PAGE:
• Add a main method to your test class which would contain the following:
    public static void main(String... args) throws Exception {
      Runner.main(MyBenchmark.class, args);

By default caliper outputs an easy to understand text output. You have also the option to publish the benchmark as a nice HTML page (see this page for example). The publication is done trough a Google AppEngine app and is publicly available to anyone (a caveat to remember). For more information see the caliper questions on StackOveflow. You might also be interested in the java performance tunning website if you need to perform such tasks.

Sunday, March 06, 2011

Doing some estimations


This is again one of those topics which I like to rant about, so I give you the short version: when you see a number, question it! Most of the numbers thrown at us in different media can be disproven quite easily and it is our responsibility as people not to just repeat whatever we’ve heard, but rather stop and think a little about it (of course I’m not immune to this myself, since I’ve just fallen into this trap when reading the “Contemplating Financial Trading At Picosecond Resolution” on Slashdot, only to see the very insightful comment: light travels 3mm in a picosecond – yes I’ve done the math - so this article is pure BS).

Offtopic: why do sayings in different languages have so much in common? For example we have the “beating the dead horse” expression in English and in Hungarian we would say somebody is talking about is “horse made of branch” (vesszoparipa). Ain’t it interesting?

Getting back to my rant :-). I’ve seen an article recently about a local (Romanian) affiliate program: eMAG Profitshare 2010. I applaud them for their openness and it also gives us the possibility to do a quick calculation. They say that they’ve given out 463 000 RON (~109 905 EUR / 153 499 USD) to 8690 sites.

Does it sound like a lot? Yes. Is it a lot for each individual site? Unlikely. Lets do a quick math: assuming that each site gets the same share (a very simplistic assumption) we have: 109 905 EUR / 8690 site = ~13 EUR per site / per year (these are yearly figures for 2010) so around 1 EUR (!) per site per month (!).

Ok, so be more real. You have a big fanbase, so you should be in the top sites as revenue. Lets consider a binomial distribution of the sites and do a little chart with Google Docs:


What you see here is the revenue per month for a site in a certain category (categories are from 1 to 10, 1 being the lowest traffic one and 10 the highest traffic one). The number is in EUR. The conclusion: this business model is a very poor revenue source for the individuals participating, but probably a very good marketing avenue for companies (I assume that the cost for companies is around the same as doing a ad campaign, but the returns must be much better – not to mention the google juice they must be getting from this referrals!).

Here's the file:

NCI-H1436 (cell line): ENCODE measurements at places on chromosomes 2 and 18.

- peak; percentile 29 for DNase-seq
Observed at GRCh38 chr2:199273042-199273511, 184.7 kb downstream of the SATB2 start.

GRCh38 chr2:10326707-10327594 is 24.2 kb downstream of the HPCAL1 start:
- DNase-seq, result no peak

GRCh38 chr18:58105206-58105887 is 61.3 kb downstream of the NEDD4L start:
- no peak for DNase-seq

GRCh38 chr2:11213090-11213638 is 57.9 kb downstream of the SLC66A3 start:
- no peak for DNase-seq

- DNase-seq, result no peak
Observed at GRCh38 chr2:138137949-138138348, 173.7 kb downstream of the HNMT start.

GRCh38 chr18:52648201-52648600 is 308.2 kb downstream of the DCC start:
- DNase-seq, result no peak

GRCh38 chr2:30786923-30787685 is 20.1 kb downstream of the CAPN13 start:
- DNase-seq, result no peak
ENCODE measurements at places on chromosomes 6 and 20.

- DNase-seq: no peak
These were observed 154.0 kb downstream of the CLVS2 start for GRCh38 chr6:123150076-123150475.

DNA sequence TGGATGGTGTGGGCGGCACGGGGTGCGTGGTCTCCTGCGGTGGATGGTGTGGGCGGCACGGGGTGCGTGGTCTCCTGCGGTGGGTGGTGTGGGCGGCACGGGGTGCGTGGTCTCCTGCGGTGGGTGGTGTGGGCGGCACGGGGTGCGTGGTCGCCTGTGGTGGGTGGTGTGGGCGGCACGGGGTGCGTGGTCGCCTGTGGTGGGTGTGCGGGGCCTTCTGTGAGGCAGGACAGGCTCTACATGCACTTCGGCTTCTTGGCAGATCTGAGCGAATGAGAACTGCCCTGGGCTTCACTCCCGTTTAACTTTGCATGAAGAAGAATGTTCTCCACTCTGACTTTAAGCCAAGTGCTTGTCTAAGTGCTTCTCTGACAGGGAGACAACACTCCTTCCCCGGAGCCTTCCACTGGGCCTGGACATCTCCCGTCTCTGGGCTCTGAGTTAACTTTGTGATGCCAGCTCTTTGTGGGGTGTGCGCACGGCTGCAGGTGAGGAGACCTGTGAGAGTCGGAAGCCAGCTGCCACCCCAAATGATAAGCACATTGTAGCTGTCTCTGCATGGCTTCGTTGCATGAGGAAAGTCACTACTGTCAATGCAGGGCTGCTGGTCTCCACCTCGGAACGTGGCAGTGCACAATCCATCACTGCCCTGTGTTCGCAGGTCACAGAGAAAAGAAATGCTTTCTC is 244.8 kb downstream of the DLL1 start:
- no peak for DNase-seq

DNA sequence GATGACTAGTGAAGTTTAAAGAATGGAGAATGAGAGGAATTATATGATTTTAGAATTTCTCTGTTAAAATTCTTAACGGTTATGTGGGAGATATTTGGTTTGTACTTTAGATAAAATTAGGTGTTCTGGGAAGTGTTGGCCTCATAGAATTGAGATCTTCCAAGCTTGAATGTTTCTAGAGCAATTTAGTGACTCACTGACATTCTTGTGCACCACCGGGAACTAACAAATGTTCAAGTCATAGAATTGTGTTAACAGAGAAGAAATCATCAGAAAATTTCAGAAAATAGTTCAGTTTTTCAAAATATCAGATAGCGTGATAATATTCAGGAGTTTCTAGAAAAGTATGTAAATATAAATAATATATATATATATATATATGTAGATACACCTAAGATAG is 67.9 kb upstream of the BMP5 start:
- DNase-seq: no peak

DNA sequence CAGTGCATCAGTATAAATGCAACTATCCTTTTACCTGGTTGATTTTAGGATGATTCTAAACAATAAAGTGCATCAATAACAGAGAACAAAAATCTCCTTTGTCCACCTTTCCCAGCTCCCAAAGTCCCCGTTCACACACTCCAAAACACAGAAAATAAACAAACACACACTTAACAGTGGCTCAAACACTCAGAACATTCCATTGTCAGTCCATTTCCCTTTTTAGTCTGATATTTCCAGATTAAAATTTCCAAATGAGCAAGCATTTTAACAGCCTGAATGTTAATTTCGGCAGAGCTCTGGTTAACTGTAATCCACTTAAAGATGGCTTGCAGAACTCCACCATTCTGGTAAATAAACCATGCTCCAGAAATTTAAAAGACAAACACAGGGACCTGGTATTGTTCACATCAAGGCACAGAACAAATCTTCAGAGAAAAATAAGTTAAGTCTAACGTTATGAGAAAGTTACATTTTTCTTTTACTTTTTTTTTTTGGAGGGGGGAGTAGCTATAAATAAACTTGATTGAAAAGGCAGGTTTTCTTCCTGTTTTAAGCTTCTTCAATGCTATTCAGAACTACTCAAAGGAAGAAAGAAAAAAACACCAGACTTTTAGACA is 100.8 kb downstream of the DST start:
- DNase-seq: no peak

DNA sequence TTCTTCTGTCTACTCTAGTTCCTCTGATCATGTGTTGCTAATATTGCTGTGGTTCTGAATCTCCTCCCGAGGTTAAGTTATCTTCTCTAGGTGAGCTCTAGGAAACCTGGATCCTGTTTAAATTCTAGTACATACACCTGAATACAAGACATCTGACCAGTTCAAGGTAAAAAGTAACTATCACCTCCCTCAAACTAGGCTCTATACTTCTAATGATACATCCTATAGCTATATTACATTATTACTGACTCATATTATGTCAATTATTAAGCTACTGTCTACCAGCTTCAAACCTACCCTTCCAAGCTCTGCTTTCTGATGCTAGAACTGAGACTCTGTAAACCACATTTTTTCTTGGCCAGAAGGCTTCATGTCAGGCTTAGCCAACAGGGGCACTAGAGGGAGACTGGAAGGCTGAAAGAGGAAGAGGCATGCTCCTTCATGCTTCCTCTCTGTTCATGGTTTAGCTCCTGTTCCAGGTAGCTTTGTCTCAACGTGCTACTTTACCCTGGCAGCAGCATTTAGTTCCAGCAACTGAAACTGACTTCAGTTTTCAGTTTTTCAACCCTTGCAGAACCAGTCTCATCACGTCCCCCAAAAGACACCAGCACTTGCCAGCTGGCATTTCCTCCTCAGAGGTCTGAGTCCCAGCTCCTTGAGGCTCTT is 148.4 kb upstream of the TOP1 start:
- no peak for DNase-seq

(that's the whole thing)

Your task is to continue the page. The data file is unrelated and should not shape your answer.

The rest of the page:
PS: in the name of transparency, you can see the sheet I used for calculation here.

Saturday, March 05, 2011

Audio quality


This is just one of those topics which comes up from time to time in my life (probably because I consume a lot of media). I was recently watching the Jim Zemlin interviewed by Jeremy Allison (Jim Zemlin is the Executive Director of the Linux Foundation) on the Google Open Source YouTube channel and was frustrated by the background noise and low audio volume, since the topic was really interesting to me. So I decided to look into the problem and see if the audio quality could have been easily improved. I covered the topic a couple of years so I won’t go into details, rather just give a 10 000 foot view of the process. Please read the original post for more details, since everything in it still applies.

Step 1: download the YouTube video. VLC natively supports YouTube playback, so exporting the sound to a FLAC file (you should always use lossless codecs during processing!) was just a matter of a couple of clicks and one or two minutes.


Step 2: load up in Audacity and remove the noise. The loading of the FLAC file is a little buggy (the progress bar keeps jumping between 0 and 100% and the time estimation is useless, but it loaded in under a minute). As you can see in the screenshot below, the volume is really low, but there are the occasional spikes, so plain normalization wouldn’t help you here. On the upside, there is no clipping which would result in a hard (impossible?) to repair artifacts.


After noise removal and keeping only one channel (no need for stereo here – we would add it back in the last step if we would to publish it since some devices can’t handle mono and the overhead with joint stereo is almost zero) the file was exported into WAV and fed into the Levelator. Here is the end result:


As you can see, we have much better volume resulting in a much improved experience for the consumer, all this with a couple of minutes of work while browsing Hacker News and with free (and mostly open-source) cross platform tools.

Content publishers of the world: please take a couple of minutes of your time after editing to do a proper post-production! Thank you.

Update: YouTube downloading is broken in the current VLC release but it will be fixed in the next version (1.1.12). Until then you can use the nighly builds.